MANILA, Philippines — It’s one of the sticky issues raised against him, but Liberal Party standard-bearer Manuel Roxas II on Wednesday, November 25, insisted he was not remiss in his role as transportation chief years back.
During a “Meet Your Candidates” forum organized by alumni of American business schools such as Harvard, Kellog, and Wharton, Roxas was asked if he thought he did enough during his stint as Department of Transportation and Communications (DOTC) secretary from June 2011 to October 2012.
“I’m confident that we did all that we could do given all that we could do at that time,” said Roxas, who has been blamed for the failures of the department, including a languishing Metro Rail Transit Line 3 (MRT3) and the traffic woes of Metro Manila. (READ: Solving Metro traffic: Terminate various bus franchises, says Roxas)
Before Roxas went onstage, presidential survey front runner Senator Grace Poe was asked whether Roxas “did enough,” based on her Senate committee’s probe into the problems of the MRT.
“I think more could have been done. I think that our people deserved better,” said Poe.
The senator added: “And I think that it’s really a matter of vision, planning, and execution and leadership that could have spelled the difference.”
“It’s very easy, 20/20 in hindsight, you always have a perfect answer, right? But that’s not the way things are. You come across a problem and you solve it to the best that you can,” said Roxas.
As in previous forums and interviews where he’s asked about the MRT3’s problems, Roxas pointed out the “original sin” of the existing contract between the government and the train line’s owner.
“I challenge anyone. This is a contract that started out in original sin. The contract itself was anomalous and the contract binds the government to continue this program,” said Roxas.
The tricky contract and legal debacles between the government and the privately-owned Metro Rail Transit Corporation (MRTC), according to the current administration, has led to difficulty in the acquisition and upgrade of MRT3 facilities.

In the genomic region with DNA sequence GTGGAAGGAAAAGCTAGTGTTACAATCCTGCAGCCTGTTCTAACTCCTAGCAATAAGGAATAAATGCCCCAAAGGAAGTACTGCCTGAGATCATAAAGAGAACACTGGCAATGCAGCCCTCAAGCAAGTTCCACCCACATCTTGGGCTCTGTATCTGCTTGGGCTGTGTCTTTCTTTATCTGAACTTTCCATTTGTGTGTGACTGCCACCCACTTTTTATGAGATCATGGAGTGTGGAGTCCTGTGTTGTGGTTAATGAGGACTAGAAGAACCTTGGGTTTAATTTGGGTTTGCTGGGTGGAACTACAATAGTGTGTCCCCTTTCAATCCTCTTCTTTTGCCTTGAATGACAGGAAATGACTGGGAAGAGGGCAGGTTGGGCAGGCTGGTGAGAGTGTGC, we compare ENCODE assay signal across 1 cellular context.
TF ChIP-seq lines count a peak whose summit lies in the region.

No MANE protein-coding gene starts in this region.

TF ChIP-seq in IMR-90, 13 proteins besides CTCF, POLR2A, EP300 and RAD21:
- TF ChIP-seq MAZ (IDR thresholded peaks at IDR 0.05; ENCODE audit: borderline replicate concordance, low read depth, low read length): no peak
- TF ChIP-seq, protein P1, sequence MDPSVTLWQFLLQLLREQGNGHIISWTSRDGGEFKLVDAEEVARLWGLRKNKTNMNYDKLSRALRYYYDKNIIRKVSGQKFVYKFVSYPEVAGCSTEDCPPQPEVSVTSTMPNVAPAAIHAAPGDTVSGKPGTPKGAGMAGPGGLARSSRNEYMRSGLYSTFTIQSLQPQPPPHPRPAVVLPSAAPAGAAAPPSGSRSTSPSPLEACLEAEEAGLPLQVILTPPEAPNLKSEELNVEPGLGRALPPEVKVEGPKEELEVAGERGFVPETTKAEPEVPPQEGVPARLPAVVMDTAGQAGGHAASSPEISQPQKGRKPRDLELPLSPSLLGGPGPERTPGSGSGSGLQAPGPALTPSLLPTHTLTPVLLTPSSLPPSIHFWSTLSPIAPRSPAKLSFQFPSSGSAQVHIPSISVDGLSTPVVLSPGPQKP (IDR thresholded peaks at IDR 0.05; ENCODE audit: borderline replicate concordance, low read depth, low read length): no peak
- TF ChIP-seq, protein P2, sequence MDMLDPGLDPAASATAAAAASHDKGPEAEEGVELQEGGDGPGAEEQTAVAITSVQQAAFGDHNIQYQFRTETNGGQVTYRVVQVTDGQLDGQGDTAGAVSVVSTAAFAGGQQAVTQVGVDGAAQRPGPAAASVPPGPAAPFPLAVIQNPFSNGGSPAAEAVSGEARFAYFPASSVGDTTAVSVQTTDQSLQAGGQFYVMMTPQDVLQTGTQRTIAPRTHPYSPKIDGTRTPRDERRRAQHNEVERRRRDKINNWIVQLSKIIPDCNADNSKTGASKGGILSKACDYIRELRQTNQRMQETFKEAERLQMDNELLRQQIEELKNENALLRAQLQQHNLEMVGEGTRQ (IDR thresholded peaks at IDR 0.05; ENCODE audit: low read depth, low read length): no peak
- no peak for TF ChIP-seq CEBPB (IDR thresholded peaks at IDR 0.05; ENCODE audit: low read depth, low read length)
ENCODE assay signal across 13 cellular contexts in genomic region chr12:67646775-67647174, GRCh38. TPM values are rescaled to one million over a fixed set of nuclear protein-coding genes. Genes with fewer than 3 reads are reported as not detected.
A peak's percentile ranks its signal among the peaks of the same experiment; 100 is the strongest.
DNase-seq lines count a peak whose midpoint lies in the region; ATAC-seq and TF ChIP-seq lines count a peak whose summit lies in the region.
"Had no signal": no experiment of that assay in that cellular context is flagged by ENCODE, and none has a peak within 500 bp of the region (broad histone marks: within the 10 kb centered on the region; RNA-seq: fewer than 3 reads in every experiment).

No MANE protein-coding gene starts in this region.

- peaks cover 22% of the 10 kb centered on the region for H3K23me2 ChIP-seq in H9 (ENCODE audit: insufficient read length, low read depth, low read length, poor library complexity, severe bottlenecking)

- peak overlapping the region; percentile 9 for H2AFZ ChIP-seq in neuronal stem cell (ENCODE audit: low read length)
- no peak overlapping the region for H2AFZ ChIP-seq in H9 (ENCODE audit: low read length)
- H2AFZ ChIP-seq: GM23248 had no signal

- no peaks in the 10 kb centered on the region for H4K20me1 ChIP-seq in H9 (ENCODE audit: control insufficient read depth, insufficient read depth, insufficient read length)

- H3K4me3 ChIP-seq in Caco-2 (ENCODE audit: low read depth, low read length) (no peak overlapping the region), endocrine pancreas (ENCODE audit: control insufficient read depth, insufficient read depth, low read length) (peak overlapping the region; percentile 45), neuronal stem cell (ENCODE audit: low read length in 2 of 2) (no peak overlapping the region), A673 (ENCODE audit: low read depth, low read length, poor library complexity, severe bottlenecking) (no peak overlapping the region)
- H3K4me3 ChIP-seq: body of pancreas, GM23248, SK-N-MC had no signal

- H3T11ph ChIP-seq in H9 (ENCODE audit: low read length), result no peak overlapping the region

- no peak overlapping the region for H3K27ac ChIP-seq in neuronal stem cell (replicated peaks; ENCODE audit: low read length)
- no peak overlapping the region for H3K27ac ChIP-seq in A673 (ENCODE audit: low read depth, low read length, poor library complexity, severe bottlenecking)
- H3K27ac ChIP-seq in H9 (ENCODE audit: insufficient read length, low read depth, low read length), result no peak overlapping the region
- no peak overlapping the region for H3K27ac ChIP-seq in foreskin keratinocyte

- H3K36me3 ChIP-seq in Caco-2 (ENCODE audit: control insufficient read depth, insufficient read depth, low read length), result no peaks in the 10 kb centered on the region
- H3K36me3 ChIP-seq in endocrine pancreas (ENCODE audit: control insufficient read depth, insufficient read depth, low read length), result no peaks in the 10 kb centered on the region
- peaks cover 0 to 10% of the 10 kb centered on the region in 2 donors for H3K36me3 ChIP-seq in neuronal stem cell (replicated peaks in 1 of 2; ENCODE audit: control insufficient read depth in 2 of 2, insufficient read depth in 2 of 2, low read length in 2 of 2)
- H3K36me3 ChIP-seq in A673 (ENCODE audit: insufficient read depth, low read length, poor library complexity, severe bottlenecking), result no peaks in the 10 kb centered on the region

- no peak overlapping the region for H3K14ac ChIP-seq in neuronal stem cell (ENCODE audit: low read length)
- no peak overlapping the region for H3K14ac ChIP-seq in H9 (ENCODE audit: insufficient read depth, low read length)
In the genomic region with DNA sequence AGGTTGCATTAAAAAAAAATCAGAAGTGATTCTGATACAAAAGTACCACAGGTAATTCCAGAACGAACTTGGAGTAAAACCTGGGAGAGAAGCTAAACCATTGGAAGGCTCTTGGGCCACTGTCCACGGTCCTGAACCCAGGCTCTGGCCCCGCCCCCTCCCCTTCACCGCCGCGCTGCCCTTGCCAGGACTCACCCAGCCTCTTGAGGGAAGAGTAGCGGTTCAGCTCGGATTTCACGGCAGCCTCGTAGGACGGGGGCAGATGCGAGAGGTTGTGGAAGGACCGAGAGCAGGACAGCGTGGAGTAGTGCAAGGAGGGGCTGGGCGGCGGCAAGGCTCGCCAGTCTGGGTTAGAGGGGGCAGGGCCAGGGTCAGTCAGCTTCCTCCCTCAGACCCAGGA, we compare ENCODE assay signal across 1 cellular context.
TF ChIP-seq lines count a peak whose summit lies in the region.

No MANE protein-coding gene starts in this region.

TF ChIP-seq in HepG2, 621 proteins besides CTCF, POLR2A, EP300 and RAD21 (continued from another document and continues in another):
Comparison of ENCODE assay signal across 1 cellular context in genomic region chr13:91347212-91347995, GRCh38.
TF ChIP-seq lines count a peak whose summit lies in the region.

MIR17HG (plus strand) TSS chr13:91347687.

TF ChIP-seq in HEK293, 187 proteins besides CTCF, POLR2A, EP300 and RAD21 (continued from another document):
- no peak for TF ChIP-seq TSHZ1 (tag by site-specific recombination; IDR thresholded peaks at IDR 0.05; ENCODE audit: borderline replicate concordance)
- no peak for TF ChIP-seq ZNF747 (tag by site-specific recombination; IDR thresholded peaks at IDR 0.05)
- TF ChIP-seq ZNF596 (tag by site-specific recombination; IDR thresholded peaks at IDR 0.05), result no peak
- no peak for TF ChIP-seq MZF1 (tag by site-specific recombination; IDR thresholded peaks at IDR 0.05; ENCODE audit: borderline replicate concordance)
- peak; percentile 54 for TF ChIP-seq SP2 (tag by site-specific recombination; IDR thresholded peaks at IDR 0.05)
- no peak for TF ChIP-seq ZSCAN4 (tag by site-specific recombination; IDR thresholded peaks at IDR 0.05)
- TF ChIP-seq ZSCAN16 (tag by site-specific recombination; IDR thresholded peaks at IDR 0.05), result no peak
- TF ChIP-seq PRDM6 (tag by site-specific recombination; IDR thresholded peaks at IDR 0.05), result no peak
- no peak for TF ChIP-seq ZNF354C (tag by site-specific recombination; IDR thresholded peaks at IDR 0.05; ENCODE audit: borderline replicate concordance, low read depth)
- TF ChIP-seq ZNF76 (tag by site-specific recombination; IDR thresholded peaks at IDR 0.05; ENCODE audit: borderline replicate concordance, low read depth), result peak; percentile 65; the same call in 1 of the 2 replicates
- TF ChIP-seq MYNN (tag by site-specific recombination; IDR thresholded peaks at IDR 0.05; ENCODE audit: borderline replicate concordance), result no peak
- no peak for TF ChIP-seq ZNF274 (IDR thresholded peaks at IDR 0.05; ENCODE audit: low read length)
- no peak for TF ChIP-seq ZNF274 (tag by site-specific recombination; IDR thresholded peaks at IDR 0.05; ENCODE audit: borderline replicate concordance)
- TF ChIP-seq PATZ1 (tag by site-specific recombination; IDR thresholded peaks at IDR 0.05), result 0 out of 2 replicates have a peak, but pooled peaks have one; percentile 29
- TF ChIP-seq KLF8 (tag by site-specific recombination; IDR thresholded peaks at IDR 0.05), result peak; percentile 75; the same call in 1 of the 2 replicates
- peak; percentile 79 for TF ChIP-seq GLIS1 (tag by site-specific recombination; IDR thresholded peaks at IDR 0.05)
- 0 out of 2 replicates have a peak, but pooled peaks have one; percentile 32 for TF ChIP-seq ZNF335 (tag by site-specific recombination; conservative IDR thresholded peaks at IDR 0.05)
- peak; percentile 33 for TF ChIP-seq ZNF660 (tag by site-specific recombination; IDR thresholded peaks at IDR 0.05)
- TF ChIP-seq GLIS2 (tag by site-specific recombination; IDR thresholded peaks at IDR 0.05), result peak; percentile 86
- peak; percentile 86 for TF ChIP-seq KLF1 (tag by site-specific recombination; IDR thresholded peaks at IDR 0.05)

In the past year or so, the cracks – mostly figurative, some literal – in the train line have begun to show.
Mid-2014, one of the line’s trains crashed into the barriers of its terminal station, injuring passengers. Long lines and glitches have also marred the train line, which traverses through EDSA.
Pressed on how he intends to solve the train line’s problems should he be elected president, Roxas said he would “abrogate” the “anomalous” contract.
The same advice was given President Benigno Aquino III which is why the government is currently buying a new set of trains that are set to arrive by the first quarter of 2016.
“That’s why there’s now an effort to buy out the contract but even that in itself is problematic. Can you imagine, buying out a contract paying the original sinners for this contract to take them out of this cushy position?” said the former DOTC secretary.
The existing contract, Roxas told a room full of entrepreneurs, only allows the operator to buy new trains. The contract also assures the operator of “15% return, dollar dominated, come hell or high water.”
“You tell me whether that’s anomalous or not,” quipped Roxas.
In a chance interview with reporters after the forum, Roxas said should he be elected president, he would ask the government’s legal team to find a way out of the contract through a buy-out, termination, or by filing a case against the MRT3 owner. – Rappler.com